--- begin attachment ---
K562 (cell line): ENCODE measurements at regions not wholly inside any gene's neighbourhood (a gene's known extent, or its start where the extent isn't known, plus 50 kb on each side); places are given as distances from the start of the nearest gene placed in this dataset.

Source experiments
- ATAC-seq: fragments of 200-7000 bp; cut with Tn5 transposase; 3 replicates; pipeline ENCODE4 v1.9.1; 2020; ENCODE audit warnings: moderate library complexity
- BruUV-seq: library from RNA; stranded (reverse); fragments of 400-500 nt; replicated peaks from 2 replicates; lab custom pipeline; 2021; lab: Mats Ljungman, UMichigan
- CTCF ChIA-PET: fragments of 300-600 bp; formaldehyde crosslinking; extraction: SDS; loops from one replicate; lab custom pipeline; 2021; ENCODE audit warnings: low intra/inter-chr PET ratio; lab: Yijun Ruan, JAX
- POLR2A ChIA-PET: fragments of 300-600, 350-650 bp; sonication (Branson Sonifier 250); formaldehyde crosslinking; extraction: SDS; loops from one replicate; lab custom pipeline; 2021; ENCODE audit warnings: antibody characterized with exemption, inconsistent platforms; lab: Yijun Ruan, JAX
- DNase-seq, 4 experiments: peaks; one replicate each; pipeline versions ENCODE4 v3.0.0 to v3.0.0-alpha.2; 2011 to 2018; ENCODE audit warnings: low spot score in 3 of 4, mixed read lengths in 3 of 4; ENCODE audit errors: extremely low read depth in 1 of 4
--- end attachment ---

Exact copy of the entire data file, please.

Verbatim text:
K562 (cell line): ENCODE measurements at regions not wholly inside any gene's neighbourhood (a gene's known extent, or its start where the extent isn't known, plus 50 kb on each side); places are given as distances from the start of the nearest gene placed in this dataset.

Source experiments
- ATAC-seq: fragments of 200-7000 bp; cut with Tn5 transposase; 3 replicates; pipeline ENCODE4 v1.9.1; 2020; ENCODE audit warnings: moderate library complexity
- BruUV-seq: library from RNA; stranded (reverse); fragments of 400-500 nt; replicated peaks from 2 replicates; lab custom pipeline; 2021; lab: Mats Ljungman, UMichigan
- CTCF ChIA-PET: fragments of 300-600 bp; formaldehyde crosslinking; extraction: SDS; loops from one replicate; lab custom pipeline; 2021; ENCODE audit warnings: low intra/inter-chr PET ratio; lab: Yijun Ruan, JAX
- POLR2A ChIA-PET: fragments of 300-600, 350-650 bp; sonication (Branson Sonifier 250); formaldehyde crosslinking; extraction: SDS; loops from one replicate; lab custom pipeline; 2021; ENCODE audit warnings: antibody characterized with exemption, inconsistent platforms; lab: Yijun Ruan, JAX
- DNase-seq, 4 experiments: peaks; one replicate each; pipeline versions ENCODE4 v3.0.0 to v3.0.0-alpha.2; 2011 to 2018; ENCODE audit warnings: low spot score in 3 of 4, mixed read lengths in 3 of 4; ENCODE audit errors: extremely low read depth in 1 of 4